Corollaries of the same proposition are now being extended to one of the world's worst corporate scandals, and certainly the worst case of self-inflicted bankruptcy, Enron. The Enron-sponsored Dabhol Power Company (DPC) has become the exemplar of yet another disconnect: exposure and investigation of corporate malfeasance, in the United States; and insistence on the "sanctity" of commercial contracts, in India. "Sanctity" is a euphemism for covering up corporate wrong-doing.

None other than U.S. Ambassador Robert D. Blackwill has elevated the Dabhol dispute to the status of a litmus test on India's ability to attract foreign investment. He has since been reinforced by the U.S. Deputy Treasury Secretary, Kenneth Dam, who too was reportedly linking neo-liberal "reform" with the DPC dispute's speedy resolution.

The Blackwill Proposition is a classic. On January 28, the Ambassador told a business gathering that Indo-U.S. economic relations had become "flat as a chapati", just as India's neo-liberal "reform" had run out of steam. If India's reform "rabbit" is not to become a "turtle", and then "a rock", it must open itself up to foreign goods and investment. The key, he said, lies in resolving the Dabhol dispute.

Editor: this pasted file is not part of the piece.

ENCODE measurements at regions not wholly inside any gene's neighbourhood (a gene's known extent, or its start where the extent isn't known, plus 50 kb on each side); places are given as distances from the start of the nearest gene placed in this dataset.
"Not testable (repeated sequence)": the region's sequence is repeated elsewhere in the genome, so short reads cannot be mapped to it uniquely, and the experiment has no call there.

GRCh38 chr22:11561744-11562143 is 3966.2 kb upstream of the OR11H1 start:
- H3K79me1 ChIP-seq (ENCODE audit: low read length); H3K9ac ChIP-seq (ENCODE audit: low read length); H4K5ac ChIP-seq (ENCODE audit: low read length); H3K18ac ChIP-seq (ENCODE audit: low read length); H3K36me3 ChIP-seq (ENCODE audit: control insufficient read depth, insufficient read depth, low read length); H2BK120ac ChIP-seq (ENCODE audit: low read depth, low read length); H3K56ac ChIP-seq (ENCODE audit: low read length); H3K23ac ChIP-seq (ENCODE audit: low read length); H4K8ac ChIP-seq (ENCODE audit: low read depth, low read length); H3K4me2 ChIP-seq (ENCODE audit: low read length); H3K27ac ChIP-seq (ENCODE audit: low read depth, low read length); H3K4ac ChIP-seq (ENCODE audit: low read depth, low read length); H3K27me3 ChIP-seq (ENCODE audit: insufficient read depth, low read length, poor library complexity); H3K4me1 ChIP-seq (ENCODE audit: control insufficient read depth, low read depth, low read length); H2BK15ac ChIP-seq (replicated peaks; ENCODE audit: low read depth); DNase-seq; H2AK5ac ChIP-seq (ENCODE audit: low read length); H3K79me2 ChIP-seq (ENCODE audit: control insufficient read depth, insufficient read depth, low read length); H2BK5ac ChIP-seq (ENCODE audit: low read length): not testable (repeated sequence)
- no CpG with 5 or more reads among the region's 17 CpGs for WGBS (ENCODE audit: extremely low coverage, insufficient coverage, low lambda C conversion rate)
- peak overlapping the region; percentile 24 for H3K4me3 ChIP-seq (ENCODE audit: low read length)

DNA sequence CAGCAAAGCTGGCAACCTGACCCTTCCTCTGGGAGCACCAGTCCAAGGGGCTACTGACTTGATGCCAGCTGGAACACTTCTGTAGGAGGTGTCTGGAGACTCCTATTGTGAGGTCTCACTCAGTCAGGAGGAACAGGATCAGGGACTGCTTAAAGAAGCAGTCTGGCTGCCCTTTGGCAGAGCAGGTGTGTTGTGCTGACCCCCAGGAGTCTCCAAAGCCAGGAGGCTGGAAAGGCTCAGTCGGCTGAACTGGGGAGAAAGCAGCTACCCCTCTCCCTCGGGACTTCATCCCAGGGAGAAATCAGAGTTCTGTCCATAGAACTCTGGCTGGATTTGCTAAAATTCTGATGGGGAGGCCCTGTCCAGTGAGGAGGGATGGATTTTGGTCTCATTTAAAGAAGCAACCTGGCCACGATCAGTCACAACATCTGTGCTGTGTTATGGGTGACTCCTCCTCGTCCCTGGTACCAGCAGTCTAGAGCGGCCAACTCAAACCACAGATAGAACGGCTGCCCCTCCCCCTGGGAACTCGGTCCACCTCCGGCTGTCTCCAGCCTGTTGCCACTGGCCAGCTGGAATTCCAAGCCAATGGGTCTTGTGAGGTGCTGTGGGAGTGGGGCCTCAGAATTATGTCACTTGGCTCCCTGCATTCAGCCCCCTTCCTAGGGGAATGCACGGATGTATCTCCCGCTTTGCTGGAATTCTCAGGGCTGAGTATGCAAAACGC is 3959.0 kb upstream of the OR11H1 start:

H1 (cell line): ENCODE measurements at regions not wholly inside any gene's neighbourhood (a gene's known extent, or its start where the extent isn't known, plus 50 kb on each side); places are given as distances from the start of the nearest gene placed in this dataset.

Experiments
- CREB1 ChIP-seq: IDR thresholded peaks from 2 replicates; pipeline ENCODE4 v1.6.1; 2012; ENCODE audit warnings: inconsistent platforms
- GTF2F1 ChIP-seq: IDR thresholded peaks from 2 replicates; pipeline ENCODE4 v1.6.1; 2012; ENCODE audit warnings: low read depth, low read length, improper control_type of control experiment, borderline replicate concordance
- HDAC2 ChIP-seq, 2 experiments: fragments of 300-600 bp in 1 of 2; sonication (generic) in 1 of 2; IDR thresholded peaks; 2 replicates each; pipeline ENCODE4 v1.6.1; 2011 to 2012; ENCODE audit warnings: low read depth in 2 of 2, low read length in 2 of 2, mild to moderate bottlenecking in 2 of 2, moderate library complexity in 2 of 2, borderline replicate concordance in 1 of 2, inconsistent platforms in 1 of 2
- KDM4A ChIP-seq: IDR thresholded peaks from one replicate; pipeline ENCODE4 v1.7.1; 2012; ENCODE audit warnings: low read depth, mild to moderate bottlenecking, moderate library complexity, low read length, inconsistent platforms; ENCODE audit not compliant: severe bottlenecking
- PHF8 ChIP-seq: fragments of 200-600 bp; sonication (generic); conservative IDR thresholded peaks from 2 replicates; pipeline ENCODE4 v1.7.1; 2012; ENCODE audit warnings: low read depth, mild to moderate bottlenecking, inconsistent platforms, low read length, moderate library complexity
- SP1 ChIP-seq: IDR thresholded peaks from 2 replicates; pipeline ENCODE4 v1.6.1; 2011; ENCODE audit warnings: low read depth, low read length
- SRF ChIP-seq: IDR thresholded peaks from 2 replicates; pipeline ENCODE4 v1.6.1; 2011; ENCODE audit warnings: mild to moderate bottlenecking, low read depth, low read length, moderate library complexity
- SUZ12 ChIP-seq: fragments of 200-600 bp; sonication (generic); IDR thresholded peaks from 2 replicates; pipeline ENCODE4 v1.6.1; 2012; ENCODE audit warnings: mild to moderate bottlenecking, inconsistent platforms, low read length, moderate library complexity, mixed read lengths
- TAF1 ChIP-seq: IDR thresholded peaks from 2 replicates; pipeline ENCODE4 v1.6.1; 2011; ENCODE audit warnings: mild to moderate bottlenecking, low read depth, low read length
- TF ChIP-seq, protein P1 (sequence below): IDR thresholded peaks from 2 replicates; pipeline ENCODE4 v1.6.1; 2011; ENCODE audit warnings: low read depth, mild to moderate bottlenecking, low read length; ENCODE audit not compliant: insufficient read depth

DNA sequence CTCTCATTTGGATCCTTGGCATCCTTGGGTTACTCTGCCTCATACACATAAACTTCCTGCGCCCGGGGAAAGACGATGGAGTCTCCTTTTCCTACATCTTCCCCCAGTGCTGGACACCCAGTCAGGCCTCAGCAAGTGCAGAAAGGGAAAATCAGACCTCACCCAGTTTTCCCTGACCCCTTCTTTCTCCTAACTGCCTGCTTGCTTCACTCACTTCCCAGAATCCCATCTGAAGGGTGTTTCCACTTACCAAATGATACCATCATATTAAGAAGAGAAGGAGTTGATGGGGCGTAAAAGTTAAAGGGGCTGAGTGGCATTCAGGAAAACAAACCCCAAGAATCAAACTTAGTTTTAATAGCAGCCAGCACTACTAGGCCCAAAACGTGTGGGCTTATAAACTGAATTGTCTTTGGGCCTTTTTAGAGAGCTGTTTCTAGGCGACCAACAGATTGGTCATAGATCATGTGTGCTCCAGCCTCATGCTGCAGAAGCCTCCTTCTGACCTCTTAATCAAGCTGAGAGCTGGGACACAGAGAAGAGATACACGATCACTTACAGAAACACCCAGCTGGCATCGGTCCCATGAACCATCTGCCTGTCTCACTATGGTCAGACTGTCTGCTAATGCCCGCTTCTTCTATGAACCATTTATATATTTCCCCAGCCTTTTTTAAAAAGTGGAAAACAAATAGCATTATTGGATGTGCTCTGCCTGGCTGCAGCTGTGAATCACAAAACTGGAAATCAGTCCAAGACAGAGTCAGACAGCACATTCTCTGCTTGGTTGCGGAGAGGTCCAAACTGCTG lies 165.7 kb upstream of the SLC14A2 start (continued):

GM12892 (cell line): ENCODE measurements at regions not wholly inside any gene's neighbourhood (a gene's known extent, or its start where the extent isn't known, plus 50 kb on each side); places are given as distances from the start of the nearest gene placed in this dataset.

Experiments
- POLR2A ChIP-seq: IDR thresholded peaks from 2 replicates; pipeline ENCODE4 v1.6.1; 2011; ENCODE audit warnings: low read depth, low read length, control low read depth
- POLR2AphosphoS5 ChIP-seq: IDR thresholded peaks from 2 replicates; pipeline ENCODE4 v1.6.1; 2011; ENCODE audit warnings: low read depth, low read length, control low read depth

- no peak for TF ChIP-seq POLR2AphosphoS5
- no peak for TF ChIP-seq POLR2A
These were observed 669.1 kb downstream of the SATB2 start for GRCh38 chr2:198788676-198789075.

Here is yet another disconnect: Blackwill was saying this just when the Enron mega-scandal put bigwigs from George Bush and Vice-President Dick Cheney downwards in the dock for their links with this corporate rascal. He focussed his doomsday scenario on Enron although it should be obvious that foreign direct investment (FDI) flows into India will not depend on that company's activity, and although "sanctity" of contract makes little sense in its context.